Meanwhile, Adamu has advised the incoming minister of the ministry to implement the Water Resources Roadmap to put Nigeria on the path of achieving the Sustainable Development Goals (SDGs) 6 by 2030.
SDGs 6 is about ensuring availability and sustainability management of water and sanitation for all by 2030.
The Water Resources Roadmap articulates the objective of the Federal Government in developing the nation’s water resources towards the actualisation of the sector’s potentials over a short term, medium term and long-term period.
Adamu said the roadmap articulates the Federal Government Plan for 15 years, from 2015 to 2030.
Adamu, who led a Nigerian delegation to attend the just-concluded 2023 UN Water Conference, attended his last conference as a minister in the administration of President Muhammadu Buhari as the tenure ends May 29.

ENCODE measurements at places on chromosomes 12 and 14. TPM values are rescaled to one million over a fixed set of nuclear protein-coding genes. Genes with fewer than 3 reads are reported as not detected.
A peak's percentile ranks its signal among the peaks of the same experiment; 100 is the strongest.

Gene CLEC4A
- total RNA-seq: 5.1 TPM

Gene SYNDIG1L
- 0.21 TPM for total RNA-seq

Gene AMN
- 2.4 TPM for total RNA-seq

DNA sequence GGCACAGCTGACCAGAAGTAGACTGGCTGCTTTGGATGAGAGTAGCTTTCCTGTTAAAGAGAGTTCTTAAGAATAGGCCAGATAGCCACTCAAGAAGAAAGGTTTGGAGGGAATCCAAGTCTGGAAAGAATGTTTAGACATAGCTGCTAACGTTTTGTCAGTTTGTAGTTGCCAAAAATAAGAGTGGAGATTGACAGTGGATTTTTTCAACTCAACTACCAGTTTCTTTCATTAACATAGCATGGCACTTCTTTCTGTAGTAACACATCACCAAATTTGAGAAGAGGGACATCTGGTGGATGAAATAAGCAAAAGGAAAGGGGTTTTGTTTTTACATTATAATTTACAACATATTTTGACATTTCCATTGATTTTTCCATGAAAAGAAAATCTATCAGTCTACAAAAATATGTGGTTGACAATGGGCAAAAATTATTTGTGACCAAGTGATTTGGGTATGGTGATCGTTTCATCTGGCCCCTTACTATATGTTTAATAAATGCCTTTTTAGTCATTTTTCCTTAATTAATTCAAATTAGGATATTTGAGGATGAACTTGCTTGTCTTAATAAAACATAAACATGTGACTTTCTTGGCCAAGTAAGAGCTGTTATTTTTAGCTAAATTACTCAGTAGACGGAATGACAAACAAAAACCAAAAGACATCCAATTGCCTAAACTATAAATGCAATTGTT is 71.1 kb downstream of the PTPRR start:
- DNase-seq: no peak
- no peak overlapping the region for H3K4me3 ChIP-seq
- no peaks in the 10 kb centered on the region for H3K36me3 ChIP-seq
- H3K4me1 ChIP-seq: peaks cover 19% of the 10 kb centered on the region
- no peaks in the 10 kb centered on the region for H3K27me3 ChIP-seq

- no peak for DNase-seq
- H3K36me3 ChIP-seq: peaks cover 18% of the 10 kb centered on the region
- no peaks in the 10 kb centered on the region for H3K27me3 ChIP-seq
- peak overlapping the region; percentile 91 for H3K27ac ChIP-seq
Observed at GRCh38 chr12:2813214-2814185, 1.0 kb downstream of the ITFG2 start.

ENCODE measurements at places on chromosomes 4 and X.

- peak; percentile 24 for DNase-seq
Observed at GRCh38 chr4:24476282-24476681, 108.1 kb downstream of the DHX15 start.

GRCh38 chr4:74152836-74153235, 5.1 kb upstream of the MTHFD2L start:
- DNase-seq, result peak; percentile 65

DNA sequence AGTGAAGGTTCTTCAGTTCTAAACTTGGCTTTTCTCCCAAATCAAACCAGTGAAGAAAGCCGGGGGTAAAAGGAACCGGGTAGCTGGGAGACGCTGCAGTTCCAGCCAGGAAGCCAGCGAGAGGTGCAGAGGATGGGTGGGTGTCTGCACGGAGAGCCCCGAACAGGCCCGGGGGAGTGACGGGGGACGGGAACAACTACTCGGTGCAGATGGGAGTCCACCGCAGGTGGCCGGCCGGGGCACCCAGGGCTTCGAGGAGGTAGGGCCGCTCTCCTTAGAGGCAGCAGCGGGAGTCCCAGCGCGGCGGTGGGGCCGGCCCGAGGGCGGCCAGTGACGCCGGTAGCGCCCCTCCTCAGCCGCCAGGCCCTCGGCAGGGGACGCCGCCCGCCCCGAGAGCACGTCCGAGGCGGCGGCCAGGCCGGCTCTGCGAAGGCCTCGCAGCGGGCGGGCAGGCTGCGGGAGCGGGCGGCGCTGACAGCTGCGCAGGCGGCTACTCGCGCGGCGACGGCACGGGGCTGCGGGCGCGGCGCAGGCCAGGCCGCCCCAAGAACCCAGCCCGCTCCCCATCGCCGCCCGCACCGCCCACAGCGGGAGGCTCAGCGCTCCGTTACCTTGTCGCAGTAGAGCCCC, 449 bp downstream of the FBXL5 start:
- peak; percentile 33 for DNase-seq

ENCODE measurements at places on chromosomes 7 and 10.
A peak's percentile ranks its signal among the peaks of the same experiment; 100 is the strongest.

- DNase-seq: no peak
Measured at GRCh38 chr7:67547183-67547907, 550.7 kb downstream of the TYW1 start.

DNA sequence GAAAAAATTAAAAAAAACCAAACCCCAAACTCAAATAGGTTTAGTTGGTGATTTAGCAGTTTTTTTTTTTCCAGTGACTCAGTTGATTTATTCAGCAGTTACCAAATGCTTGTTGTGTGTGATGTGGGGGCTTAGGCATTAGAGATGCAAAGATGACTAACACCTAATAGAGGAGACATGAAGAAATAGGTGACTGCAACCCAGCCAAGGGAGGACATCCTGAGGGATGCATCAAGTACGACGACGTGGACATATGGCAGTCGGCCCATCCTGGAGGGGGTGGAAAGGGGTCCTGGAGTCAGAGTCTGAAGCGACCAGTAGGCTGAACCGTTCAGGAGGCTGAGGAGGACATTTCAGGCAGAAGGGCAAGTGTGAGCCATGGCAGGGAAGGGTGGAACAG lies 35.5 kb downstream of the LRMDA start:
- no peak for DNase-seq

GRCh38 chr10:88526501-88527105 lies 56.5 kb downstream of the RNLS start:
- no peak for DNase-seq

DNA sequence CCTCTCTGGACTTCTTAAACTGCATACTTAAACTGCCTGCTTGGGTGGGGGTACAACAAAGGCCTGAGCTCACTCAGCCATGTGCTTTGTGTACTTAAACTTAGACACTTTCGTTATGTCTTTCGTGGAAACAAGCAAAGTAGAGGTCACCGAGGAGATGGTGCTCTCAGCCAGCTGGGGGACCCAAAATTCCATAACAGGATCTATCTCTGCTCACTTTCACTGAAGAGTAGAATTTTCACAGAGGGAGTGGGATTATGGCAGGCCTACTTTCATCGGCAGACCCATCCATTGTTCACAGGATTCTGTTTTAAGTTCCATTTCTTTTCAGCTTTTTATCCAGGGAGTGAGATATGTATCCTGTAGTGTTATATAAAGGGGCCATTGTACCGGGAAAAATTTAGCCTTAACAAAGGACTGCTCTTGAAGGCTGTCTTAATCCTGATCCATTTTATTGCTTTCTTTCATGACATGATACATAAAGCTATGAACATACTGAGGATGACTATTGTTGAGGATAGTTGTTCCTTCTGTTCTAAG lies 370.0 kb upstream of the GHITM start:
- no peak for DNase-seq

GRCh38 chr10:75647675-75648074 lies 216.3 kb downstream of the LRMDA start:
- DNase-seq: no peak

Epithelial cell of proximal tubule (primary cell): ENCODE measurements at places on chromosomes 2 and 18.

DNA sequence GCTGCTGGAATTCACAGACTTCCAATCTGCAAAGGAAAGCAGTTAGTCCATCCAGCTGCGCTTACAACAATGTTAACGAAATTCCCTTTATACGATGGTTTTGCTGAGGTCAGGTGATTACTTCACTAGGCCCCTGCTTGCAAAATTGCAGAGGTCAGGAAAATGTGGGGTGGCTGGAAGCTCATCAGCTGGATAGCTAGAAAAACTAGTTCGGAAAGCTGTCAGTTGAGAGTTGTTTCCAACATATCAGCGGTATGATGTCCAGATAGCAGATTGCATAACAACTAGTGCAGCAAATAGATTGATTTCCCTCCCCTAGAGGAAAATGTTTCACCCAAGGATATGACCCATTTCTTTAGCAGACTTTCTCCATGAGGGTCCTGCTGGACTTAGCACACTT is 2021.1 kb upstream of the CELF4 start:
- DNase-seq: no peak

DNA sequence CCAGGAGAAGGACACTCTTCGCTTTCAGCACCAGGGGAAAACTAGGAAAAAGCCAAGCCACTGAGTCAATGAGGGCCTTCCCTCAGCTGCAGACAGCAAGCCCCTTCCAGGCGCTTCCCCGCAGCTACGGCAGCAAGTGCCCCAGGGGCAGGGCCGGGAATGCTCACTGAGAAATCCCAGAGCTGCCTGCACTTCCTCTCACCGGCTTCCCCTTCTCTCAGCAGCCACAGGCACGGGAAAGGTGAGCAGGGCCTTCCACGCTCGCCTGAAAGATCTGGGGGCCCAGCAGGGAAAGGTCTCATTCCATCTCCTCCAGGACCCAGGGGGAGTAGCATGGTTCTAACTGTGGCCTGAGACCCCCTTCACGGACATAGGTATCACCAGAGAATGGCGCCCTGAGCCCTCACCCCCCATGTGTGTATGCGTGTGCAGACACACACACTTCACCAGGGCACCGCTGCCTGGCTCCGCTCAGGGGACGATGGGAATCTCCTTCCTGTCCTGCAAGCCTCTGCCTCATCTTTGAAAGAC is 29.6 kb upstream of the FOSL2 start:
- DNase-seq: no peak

“So, I’m hoping that our successors will key into the roadmap. They can fine tune it, but they should hold on to the principles and we need the new administration to give the same highest level of political consideration to Water, Sanitation and Hygiene (WASH).
“If the new government comes in with the same commitment as President Buhari has given to WASH, we will get a new set of governors that are even more dynamic and more interested in WASH matters.
“You know, I keep saying that lots of governments in Africa and especially in our country, don’t understand the idea of development. Everybody wants his state capital, or his cities to look like Dubai.